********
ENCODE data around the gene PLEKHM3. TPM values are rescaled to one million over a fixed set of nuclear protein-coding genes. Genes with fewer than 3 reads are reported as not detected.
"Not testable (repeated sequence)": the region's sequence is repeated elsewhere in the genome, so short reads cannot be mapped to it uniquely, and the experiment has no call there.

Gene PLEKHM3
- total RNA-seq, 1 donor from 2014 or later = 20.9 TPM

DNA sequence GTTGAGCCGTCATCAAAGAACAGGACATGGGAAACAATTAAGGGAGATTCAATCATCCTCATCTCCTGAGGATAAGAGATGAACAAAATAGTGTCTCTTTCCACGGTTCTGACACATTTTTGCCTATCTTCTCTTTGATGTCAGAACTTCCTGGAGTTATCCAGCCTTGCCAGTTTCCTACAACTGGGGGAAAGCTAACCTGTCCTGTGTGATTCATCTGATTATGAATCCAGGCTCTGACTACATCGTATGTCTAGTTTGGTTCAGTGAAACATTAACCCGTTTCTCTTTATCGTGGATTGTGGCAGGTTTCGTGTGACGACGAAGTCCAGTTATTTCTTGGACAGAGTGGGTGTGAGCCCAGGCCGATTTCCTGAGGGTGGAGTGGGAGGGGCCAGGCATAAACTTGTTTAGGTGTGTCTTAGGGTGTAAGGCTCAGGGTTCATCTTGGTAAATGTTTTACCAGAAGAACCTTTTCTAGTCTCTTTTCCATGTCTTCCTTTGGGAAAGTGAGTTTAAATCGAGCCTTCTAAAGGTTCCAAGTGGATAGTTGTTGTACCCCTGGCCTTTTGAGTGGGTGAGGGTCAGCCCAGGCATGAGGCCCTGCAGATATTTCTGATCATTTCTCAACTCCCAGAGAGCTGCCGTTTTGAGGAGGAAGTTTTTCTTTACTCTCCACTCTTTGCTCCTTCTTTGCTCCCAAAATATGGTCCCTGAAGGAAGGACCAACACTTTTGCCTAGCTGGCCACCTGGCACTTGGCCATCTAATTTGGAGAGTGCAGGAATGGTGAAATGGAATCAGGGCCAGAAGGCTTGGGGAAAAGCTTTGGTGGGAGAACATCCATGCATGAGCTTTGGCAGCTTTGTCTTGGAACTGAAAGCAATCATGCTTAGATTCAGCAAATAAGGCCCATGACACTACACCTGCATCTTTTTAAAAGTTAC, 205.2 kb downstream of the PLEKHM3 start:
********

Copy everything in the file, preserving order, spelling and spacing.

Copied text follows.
ENCODE data around the gene PLEKHM3. TPM values are rescaled to one million over a fixed set of nuclear protein-coding genes. Genes with fewer than 3 reads are reported as not detected.
"Not testable (repeated sequence)": the region's sequence is repeated elsewhere in the genome, so short reads cannot be mapped to it uniquely, and the experiment has no call there.

Gene PLEKHM3
- total RNA-seq, 1 donor from 2014 or later = 20.9 TPM

DNA sequence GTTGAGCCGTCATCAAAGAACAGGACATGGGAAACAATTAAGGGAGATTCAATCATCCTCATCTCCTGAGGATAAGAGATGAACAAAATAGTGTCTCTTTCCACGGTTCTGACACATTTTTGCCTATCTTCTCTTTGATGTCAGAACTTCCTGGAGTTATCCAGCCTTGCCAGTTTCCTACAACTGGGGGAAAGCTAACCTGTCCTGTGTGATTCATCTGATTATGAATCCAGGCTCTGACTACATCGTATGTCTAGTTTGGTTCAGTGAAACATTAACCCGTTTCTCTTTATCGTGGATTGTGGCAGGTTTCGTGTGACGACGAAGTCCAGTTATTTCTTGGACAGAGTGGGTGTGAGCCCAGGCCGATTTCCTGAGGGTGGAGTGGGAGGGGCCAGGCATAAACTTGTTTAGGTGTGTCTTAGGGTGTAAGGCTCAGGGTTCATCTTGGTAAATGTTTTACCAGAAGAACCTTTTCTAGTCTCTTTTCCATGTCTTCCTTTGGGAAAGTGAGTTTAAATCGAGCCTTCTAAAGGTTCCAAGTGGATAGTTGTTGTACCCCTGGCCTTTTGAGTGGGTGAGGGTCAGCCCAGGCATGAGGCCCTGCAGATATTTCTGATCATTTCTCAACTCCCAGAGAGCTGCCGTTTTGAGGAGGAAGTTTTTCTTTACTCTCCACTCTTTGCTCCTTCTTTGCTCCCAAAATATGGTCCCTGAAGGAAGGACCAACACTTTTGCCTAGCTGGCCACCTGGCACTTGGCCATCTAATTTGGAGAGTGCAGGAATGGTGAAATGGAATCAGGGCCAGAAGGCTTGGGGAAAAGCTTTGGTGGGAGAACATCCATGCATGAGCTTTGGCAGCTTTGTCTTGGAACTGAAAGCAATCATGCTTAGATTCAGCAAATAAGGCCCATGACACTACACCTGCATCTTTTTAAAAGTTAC, 205.2 kb downstream of the PLEKHM3 start: